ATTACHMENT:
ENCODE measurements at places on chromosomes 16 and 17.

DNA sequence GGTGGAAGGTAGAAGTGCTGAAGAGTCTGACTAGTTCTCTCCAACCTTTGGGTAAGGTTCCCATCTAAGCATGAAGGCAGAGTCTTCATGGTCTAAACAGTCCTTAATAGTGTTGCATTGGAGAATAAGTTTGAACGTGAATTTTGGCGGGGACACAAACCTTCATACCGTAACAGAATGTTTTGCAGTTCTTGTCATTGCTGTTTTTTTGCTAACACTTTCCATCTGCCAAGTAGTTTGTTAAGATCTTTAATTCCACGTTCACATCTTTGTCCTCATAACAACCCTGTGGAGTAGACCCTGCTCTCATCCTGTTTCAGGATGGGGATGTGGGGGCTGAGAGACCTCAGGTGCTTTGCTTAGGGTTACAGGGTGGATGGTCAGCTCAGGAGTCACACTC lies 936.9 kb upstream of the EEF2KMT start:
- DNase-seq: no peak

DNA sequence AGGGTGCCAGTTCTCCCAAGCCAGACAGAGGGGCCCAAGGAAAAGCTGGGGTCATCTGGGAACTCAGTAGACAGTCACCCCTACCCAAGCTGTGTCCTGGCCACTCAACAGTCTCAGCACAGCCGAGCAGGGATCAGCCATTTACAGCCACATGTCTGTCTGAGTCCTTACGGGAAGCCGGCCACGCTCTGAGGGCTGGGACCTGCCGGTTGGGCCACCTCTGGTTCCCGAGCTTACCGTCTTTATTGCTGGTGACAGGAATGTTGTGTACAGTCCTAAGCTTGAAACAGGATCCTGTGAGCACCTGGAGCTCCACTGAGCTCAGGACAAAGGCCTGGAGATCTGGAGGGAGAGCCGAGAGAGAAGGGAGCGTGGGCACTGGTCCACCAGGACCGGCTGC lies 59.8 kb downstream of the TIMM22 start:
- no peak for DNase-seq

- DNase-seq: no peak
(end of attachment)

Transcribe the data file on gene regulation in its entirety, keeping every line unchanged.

ENCODE measurements at places on chromosomes 16 and 17.

DNA sequence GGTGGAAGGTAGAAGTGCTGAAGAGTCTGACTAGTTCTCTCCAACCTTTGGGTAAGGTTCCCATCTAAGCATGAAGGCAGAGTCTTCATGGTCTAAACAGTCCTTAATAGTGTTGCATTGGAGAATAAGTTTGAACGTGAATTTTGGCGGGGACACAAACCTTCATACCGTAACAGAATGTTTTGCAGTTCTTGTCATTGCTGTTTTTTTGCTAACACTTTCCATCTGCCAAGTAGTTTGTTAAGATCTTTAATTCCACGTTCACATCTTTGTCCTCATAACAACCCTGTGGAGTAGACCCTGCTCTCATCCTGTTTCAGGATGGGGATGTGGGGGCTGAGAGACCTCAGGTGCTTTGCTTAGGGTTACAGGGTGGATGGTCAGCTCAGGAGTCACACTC lies 936.9 kb upstream of the EEF2KMT start:
- DNase-seq: no peak

DNA sequence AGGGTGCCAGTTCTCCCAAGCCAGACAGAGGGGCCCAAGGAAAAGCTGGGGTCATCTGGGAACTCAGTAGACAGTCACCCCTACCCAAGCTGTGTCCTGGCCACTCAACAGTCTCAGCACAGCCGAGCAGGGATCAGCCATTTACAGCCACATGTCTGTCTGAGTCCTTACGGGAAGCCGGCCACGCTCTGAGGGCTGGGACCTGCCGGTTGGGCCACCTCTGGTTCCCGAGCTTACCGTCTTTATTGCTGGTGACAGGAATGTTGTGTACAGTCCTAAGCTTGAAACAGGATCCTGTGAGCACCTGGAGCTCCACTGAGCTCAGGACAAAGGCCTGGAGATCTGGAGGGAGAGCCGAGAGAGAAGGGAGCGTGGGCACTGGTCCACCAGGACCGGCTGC lies 59.8 kb downstream of the TIMM22 start:
- no peak for DNase-seq

- DNase-seq: no peak